Watts Riots: After 55 years, ghosts of violent race uprising that rocked Black LA neighborhood still haunt USA
The protests that ensued after the death of George Floyd in May with demands to end police brutality and centuries-long systemic racism is a stark reminder that African-Americans have endured these atrocities for a very long time. Every major state across the nation saw demonstrators filing into the streets chanting 'Black Lives Matter' with the aim of bringing justice to the fallen brethren in the Black community who had been subject to bigotry and met an unfair end. This isn't the first time in history that protests seeking justice for African-Americans broke out, but it surely is among those that have been especially peaceful, impactful, and ceaseless. The George Floyd protests are still underway, over two months later.
August 11, 1965 was like any other day in the segregated Los Angeles neighborhood of Watts. Civil rights activists deemed the overcrowded locality the 'Black ghetto', with a 98 percent African-American population. Just like they are today, even back then, people were largely distrustful of the police. So, when a White California Highway Patrol officer Lee Minikus tried to arrest Marquette Frye, a young Black man, for driving drunk in the Watts neighborhood, it was the last straw for the community. The event raised the ire of fellow Black Americans and resulted in an uprising -- one of the most violent ones of its kind -- which famously came to be known as the 'Watts Riots'.
The protests that erupted was sparked by the attempted arrest, but fueled by the various problems the Watts residents had been facing including brutality at the hands of the police, high unemployment rates and limited access to health care. The riots lasted a whole week and saw a surge in violence like never before. Fires leveled hundreds of buildings and some three-dozen people lost their lives, two-thirds of whom were shot by police of National Guard troopers. Most of the buildings in Watts dated back decades to when the area was still predominantly white.
55 years ago, Watts was a powder keg of segregated racial tension, despite being legally integrated. The high school at Watts comprised a 99 percent Black student population but like many services available to the neighborhood, the school wasn't exactly serving them well. “Watts is the kind of community that cries out for urban renewal, poverty programs, job training. Almost anything would help. Two-thirds of its residents have less than a high school education; one-eighth of them are technically illiterate,” Time magazine wrote in a 1965 cover story about the Watts riots. “Only 13% of the homes have been built since 1939—the rest are decaying and dilapidated.”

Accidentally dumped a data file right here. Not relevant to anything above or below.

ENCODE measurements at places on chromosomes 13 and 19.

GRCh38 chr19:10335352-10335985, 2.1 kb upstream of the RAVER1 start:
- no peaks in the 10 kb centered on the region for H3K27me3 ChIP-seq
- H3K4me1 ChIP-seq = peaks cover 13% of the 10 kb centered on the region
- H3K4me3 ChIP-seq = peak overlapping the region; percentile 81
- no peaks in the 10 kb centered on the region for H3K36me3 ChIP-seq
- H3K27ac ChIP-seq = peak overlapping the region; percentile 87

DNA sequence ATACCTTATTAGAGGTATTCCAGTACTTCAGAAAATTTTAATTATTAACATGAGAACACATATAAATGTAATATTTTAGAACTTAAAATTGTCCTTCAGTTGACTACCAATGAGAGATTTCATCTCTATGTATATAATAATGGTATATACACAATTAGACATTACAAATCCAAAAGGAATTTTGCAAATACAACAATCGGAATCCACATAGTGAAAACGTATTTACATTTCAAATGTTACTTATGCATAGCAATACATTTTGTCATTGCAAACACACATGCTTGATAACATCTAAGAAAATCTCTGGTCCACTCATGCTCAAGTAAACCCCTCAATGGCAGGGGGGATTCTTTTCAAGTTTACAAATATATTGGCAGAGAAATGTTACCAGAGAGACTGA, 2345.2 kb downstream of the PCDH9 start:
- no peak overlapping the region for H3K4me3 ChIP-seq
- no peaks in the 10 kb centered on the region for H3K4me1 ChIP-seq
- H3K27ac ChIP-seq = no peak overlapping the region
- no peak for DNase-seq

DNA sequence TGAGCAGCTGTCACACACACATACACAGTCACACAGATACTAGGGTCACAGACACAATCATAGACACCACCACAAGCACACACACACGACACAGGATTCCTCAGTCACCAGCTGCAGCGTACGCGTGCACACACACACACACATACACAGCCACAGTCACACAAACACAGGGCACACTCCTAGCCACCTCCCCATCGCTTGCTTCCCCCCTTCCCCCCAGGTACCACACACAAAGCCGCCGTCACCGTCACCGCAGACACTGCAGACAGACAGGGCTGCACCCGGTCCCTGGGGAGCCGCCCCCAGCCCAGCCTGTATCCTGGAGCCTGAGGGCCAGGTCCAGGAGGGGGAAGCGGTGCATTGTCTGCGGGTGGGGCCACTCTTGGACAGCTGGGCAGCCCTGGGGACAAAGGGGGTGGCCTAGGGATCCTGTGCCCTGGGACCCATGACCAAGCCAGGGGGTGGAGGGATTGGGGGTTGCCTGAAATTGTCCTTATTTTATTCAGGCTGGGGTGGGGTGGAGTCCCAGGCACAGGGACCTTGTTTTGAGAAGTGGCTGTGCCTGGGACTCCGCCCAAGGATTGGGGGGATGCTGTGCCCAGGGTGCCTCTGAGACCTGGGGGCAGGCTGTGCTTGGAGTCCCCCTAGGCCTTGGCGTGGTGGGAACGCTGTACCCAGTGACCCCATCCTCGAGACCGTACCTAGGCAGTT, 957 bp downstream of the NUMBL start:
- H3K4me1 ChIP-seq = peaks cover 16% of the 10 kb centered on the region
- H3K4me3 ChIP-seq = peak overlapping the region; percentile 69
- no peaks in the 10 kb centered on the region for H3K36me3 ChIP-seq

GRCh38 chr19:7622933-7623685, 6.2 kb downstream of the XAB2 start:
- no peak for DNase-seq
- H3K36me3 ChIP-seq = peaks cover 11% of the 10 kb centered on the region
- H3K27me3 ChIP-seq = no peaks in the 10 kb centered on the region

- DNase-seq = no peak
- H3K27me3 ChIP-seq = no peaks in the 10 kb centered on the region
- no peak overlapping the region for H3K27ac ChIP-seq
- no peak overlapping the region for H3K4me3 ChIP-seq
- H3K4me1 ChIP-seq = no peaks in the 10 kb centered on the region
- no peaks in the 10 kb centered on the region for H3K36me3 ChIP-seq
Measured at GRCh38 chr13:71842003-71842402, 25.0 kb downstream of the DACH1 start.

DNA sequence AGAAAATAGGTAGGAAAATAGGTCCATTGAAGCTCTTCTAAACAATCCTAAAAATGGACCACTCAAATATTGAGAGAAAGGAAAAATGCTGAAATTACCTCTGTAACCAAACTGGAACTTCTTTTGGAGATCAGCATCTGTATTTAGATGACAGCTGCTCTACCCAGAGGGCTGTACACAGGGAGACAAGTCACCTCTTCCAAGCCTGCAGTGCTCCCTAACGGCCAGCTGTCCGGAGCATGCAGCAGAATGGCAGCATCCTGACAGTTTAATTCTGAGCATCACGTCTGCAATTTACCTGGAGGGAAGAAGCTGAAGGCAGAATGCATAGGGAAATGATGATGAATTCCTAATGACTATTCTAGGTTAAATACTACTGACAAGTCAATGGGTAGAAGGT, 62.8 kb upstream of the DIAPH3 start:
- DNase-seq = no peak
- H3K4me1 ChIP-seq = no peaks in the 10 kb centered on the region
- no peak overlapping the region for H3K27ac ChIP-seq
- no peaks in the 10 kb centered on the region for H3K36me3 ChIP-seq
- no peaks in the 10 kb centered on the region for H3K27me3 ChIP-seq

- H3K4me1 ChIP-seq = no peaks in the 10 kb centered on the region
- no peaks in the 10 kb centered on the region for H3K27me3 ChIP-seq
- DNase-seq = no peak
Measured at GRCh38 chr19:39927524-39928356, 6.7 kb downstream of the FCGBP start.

Each month, 1,000 hopeful Black Americans came to Los Angeles, mostly to Watts, in search of job opportunities but in vain. The federal government's Office of Economic Opportunity, under the office of President John F Kennedy, criticized then Los Angeles mayor Sam Yorty, for running the only major US city without an anti-poverty program. The federal body, run by Kennedy's brother-in-law Sargent Shriver, also called Yorty out for being one of the only two big-city mayors to refuse a confidential offer of federal grants towards job programs.
“I think the real cause is that N***o youth—jobless, hopeless—does not feel a part of American society,” movement leader Bayard Rustin told Time magazine. “The major job we have is to find them work, decent housing, education, training, so they can feel a part of the structure. People who feel a part of the structure do not attack it.” Time also estimated that the same federal program had created 4,000 jobs to keep Harlem, New York calm that summer, despite the unrest that had unfolded the previous year. Yorty's response was to accuse Shriver's agency of withholding the federal funds.
Another catalyst that drove this violent insurgence in the sprawling suburb was the scorching temperatures that had risen each day past 90 degrees Fahrenheit. But people were beyond enraged with law enforcement that was more like an oppressor than a protector of the law. A Time magazine article published a week later pinpointed LA police chief William Parker who demeaningly compared Watts rioters to "monkeys in a zoo." Even Dr Martin Luther King Jr said at that time that “[there] is a unanimous feeling that there has been police brutality” in Watts, despite a 1962 Civil Rights Commission investigations inability to pinpoint any specific instances.
The Watts riots were certainly not the end of interracial violence and demonstrations in Los Angeles. The city has been a boiling pot of racial and ethnic tensions since its inception. But the tipping point was the event of 1965 and by then, Watts was a largely Black town near South Central Los Angeles. The riots have also been deemed as among the worst in a series of riots that broke out in more than 100 cities in the late 1960s. It is also essential to note that the violence exploded in poor neighborhoods and areas concentrated with deprived minorities. The rioters' response to injustice was arson, looting as well as fighting with motorists, firemen, and the police.